You're a leader of a team, so who do you start with? I have held a leadership position for more than 1/2 of my years in my career. One of the hardest tasks I have ever had to do and continue to work on is to lead myself. You see, it's a lot easier to see the areas others need to work on. It's a lot easier to examine others strengths and weaknesses. It's a bit harder for us to be able to look in the mirror and see our own areas where we have fallen short. "Why?" you ask...well because most of us have the best and most sincere intentions. If you announce a new objective and you really think it's an objective that will support the ultimate goal, and then you fail...well you might say something like, "I really do believe in that objective but I just didn't have the time." OR "I support the objective, but there aren't enough hours in a day".
I think an great way to self evaluate would be to have set objectives on a daily or even weekly basis. Once the week has passed keep a rubric of all accomplished objectives and the ones that were not accomplished. Then reflect, if it was someone in your team, how would you rate them?
In education, if your teachers are evaluated on the use and differentiation of a specific instructional strategy, don't you think you should be knowledgeable in the effective use of instructional strategies and how to incorporate those strategies in differentiation?
Another way to self-evaluate as a leader is to put yourself in a team member's shoes. Ask yourself what you would expect or even what you would like to see in a leader. As a school administrator, I try to remember how I felt as a teacher. The support and understanding I needed. I make an effort to not forget that I am accountable and responsible for how I support , treat and engage with the staff I lead.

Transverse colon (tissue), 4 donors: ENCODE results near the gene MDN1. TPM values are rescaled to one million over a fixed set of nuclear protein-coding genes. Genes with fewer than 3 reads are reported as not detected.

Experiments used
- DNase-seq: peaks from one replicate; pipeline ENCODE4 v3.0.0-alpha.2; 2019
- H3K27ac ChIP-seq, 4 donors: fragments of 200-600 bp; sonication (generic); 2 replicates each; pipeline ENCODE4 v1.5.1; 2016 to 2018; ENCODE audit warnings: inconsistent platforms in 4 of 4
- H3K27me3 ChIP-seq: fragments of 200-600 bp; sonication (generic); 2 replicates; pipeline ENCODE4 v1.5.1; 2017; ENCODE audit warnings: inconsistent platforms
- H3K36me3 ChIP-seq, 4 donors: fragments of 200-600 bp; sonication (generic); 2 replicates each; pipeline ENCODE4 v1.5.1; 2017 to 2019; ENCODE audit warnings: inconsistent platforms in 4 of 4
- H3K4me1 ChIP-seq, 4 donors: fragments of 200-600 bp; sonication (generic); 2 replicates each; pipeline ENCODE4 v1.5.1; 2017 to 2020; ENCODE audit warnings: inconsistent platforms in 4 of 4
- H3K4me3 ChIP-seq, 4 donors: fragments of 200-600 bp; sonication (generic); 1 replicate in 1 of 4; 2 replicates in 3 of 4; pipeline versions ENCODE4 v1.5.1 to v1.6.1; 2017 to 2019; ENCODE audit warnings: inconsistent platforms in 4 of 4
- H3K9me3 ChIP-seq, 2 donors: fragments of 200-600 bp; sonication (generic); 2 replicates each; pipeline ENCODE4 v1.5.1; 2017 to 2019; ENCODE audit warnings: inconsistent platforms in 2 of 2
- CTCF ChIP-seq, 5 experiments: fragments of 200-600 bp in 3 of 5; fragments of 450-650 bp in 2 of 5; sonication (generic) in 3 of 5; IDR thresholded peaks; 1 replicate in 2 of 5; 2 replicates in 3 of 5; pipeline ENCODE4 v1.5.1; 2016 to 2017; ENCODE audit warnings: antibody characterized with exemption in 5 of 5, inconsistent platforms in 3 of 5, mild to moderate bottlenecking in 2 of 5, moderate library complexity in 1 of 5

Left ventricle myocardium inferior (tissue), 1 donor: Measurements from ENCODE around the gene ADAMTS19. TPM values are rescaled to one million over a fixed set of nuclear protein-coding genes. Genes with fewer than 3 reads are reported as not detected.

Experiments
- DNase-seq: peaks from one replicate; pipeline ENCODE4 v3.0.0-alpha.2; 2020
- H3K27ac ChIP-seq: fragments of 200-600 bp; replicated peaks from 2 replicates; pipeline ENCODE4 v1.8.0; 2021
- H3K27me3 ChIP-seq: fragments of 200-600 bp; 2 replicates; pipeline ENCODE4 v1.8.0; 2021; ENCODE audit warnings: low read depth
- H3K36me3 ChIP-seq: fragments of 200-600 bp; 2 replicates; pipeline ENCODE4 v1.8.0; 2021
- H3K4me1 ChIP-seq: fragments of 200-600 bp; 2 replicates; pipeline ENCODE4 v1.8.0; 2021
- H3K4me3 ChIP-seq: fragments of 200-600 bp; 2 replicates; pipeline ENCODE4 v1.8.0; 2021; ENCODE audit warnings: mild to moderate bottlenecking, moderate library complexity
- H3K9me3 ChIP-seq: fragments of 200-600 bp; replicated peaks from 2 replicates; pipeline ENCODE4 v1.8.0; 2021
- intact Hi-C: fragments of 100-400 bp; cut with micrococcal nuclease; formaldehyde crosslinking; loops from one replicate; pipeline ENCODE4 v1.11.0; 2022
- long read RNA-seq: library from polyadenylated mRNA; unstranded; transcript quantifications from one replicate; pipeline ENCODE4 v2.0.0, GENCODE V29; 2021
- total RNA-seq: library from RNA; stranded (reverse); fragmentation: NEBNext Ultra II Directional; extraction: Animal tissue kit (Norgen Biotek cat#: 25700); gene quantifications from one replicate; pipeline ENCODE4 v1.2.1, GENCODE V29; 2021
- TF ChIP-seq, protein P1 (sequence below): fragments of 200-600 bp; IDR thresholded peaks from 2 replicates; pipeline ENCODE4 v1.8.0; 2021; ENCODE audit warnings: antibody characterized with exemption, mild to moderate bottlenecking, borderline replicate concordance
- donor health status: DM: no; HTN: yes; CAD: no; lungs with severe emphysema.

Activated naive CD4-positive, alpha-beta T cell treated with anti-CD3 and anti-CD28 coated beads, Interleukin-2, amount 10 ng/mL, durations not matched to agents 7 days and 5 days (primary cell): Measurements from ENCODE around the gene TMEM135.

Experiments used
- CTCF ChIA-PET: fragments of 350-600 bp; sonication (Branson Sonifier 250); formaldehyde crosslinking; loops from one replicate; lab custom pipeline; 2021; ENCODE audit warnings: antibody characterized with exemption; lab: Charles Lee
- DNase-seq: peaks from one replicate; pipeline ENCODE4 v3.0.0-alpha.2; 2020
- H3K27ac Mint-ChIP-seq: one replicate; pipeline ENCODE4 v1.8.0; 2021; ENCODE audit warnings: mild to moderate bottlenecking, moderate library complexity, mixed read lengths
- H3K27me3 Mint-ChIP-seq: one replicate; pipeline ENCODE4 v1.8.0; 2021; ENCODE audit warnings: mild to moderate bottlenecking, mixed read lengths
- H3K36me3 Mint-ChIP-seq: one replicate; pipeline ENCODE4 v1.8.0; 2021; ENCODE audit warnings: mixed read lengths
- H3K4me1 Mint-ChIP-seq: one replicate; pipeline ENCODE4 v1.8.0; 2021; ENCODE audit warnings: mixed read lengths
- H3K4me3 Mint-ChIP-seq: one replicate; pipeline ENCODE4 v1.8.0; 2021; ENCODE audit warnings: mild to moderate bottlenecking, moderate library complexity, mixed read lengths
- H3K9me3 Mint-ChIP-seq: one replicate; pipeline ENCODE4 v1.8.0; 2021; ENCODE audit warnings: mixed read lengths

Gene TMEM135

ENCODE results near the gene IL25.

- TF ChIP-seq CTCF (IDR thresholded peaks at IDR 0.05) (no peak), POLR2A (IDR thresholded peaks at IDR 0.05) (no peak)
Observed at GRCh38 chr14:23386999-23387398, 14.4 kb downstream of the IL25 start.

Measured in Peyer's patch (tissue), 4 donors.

Being able to lead yourself takes self-awareness, know your own strengths and areas of weakness, be willing to acquire the knowledge you need to lead your team; self-goal setting, set goals and objectives, monitor growth and be open to revisions based on growth or lack of; self-motivation, love yourself and love what you do! If you don't then you are not going to be fully satisfied in your daily routine or life in general; positive self-talk, this is something I'm actually pretty good at (yeah I know it's kind of funny ha ha ha!); assertive communication, that means being effective in communicating your point while still being respectful of others points of views and stance; and the ability to receive and act on feedback, this one is probably the most challenging since receiving constructive criticism is not always easy. I have actually been told that I am open to constructive criticism or feedback. I am a true believer that no one is perfect, which includes me. I communicate that with staff and students. I have room to grow just like everyone one else. I don't mind being questioned about a decision and I am open to suggestions on how to improve. I am not above admitting to mistakes I've made, since we all make them. I like to learn, just like everyone else.
So look in the mirror and self-evaluate, you'll be a better leader because of it.